UNH 3030, 1 LMU Drive, Los Angeles, CA 90045

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Presented by:
Steven Volk, PhD, Professor of History, Director of the Center for Teaching, Innovation, and Excellence, Oberlin College

The conflict between “free” and “regulated” speech on campus has become increasingly heated. It has moved from a discussion of designing speech “rules” to protect the campus community from hate speech, to demands that certain speakers/ideas shouldn’t be allowed on campus. On many campuses we have also seen requests that faculty “warn” their students of potentially traumatizing (“triggering”) topics to be covered in class, and even a rejection of subjects or readings that might make some students, or their friends, uncomfortable. In this talk, I’ll discuss a growing student “culture of safety” and how it has crashed up against a faculty culture of “academic freedom.” I’ll suggest that the way faculty can best acknowledge student concerns is by taking them seriously and helping them negotiate the uncomfortable spaces into which we must place them if learning is to occur. I’ll focus in particular on class activities I have developed as part of this process. There will be ample opportunity for discussion of this difficult topic at the end of the talk.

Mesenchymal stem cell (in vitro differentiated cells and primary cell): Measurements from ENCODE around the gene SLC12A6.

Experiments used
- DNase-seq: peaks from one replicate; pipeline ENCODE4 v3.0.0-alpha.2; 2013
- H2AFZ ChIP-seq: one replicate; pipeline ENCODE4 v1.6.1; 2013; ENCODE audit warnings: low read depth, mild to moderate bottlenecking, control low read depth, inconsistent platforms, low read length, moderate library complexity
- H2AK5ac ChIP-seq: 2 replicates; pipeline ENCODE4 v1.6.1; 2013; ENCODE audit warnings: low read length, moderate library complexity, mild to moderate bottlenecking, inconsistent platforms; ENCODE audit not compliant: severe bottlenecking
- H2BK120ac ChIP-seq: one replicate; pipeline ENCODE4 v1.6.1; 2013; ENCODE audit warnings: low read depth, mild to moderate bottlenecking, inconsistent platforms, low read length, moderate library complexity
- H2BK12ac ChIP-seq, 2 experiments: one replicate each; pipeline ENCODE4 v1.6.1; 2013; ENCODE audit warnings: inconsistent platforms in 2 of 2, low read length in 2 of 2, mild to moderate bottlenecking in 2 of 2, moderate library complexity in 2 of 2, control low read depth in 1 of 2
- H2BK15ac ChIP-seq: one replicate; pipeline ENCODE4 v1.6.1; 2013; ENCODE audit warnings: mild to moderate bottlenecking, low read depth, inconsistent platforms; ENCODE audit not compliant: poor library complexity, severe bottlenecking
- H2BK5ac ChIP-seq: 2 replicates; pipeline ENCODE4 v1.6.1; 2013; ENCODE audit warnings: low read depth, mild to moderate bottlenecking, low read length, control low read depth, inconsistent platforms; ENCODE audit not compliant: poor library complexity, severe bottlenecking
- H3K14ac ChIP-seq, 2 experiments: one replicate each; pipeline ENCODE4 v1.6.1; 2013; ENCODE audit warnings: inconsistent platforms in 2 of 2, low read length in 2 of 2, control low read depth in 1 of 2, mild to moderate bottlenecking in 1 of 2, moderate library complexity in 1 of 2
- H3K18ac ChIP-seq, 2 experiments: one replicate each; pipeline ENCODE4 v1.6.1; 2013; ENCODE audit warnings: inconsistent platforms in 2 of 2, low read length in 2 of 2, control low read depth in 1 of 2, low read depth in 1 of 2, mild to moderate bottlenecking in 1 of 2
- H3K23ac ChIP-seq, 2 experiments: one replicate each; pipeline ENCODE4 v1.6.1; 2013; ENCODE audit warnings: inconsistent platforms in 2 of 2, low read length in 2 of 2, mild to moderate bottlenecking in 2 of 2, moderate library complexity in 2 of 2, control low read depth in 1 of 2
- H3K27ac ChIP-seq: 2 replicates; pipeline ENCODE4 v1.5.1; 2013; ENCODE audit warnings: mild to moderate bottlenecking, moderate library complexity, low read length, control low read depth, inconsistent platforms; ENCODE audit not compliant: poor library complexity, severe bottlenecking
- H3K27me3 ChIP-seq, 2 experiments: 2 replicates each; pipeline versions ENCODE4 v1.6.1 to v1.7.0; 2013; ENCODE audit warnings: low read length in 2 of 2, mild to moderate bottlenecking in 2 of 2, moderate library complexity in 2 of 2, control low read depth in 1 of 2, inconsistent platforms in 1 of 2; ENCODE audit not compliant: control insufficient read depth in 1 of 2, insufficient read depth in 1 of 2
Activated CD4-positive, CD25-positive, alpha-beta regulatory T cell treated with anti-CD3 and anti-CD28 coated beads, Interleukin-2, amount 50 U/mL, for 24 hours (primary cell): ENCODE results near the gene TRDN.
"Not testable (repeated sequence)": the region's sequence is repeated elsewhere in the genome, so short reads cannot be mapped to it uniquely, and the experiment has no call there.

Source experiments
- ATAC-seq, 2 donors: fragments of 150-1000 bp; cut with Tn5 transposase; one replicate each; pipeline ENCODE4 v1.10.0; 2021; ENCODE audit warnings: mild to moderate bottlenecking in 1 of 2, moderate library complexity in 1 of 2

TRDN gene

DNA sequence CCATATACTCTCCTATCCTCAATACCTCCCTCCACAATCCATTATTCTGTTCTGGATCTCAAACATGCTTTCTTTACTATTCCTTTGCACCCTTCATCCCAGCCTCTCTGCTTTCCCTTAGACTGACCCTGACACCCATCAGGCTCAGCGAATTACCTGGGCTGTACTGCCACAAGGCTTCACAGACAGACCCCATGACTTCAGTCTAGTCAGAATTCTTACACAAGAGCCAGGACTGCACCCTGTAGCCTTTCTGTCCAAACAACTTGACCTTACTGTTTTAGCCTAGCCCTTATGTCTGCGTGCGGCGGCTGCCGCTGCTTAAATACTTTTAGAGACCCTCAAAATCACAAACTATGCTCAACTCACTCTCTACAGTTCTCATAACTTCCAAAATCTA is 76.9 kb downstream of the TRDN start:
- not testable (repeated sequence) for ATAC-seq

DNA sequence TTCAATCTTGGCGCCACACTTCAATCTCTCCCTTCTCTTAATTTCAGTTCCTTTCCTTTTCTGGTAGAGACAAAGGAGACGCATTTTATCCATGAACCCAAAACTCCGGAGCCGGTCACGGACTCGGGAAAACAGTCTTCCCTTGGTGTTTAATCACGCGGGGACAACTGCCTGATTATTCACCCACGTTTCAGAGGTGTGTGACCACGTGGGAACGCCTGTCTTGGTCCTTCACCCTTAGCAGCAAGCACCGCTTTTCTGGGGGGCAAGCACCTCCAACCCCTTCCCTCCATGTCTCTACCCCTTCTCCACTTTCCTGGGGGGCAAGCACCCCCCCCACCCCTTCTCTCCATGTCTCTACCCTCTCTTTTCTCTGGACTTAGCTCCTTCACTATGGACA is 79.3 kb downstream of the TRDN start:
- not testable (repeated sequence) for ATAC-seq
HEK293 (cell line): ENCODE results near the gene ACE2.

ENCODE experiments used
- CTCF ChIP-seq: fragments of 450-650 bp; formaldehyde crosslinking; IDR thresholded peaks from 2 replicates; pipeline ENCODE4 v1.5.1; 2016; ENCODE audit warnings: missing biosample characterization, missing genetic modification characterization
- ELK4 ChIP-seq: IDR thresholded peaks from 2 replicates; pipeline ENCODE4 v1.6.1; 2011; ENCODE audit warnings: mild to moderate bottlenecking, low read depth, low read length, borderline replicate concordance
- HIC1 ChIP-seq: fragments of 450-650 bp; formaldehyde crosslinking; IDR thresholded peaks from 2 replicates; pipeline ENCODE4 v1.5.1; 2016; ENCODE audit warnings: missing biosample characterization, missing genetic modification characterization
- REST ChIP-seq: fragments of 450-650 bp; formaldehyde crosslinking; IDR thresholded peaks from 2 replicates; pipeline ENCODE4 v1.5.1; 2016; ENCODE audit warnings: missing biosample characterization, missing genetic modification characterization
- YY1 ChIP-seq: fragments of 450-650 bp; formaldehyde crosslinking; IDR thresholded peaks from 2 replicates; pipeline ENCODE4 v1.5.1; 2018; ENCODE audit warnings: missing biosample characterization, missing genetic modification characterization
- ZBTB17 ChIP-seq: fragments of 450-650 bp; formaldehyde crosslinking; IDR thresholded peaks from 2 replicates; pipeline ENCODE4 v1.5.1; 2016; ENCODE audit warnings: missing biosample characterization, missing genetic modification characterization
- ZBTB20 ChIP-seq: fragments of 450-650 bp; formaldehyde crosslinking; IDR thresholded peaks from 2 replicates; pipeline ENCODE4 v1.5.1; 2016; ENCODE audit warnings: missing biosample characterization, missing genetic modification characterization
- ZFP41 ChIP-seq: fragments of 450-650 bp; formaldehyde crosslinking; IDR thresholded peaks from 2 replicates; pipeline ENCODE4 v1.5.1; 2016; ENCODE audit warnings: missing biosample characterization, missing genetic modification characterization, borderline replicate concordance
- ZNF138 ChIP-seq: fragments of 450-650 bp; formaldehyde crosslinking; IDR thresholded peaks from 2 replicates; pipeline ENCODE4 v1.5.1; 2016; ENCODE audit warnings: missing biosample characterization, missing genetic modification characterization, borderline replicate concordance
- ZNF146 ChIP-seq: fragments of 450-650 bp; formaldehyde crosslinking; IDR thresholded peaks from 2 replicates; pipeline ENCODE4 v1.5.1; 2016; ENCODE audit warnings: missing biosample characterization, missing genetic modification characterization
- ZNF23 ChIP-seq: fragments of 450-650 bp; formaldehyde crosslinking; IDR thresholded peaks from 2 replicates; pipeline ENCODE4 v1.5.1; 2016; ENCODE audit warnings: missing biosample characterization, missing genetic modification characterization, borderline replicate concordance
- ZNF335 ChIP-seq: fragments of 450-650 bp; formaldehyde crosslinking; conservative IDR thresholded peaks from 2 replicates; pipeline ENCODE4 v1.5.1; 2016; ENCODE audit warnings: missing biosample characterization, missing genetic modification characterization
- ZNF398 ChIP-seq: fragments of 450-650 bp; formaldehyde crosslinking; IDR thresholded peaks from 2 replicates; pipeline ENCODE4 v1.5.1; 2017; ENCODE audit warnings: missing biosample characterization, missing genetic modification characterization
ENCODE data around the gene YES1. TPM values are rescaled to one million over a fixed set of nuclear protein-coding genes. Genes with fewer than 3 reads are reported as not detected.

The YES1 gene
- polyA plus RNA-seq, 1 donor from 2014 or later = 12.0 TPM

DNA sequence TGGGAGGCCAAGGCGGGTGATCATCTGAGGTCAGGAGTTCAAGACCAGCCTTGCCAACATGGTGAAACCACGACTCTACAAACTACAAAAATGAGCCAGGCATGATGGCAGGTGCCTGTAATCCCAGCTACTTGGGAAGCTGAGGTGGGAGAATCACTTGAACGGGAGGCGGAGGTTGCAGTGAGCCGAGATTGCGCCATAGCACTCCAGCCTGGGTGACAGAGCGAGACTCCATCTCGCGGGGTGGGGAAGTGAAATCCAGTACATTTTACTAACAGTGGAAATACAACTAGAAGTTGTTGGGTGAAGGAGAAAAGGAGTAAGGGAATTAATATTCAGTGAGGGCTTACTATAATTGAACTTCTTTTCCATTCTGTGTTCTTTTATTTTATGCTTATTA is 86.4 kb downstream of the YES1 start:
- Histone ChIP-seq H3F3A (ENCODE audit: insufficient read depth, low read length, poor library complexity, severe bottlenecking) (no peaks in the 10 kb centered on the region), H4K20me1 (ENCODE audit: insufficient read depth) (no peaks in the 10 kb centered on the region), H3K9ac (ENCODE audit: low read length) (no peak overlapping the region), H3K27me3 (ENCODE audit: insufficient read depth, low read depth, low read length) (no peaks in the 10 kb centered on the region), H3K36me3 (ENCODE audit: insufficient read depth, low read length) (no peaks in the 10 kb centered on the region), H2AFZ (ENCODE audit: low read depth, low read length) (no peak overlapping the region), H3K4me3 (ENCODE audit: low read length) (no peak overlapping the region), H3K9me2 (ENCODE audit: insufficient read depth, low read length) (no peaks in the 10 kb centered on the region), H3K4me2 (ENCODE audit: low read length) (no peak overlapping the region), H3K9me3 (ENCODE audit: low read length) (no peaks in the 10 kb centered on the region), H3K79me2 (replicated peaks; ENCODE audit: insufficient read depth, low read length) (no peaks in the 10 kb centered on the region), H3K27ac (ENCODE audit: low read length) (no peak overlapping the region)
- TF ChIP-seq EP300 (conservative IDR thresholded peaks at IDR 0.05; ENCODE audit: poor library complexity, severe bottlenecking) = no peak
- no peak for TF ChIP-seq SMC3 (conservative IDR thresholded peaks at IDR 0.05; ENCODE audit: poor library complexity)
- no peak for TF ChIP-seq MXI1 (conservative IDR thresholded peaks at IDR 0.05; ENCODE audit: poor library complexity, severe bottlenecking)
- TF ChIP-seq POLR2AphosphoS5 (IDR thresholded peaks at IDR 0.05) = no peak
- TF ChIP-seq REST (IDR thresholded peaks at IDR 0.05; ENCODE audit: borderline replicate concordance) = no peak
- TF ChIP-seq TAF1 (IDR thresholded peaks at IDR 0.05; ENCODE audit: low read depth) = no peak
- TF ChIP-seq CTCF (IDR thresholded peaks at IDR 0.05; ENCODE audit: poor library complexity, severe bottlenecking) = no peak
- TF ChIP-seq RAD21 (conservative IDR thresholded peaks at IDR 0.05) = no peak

Lunch will be served. Please RSVP to teachers@lmu.edu or x85866. 

This program will be video and audio taped and may be podcast. By your willing participation in the program, you expressly and irrevocably consent to be photographed, videotaped and/or audio taped and quoted/cited. The films, tapes, and other digital recordings will become the property of the Center of Teaching Excellence, LMU.

  • Amy Woodson-Boulton
  • Susan McDaniel
  • Andrew Ogilvie
  • Raymond Toal

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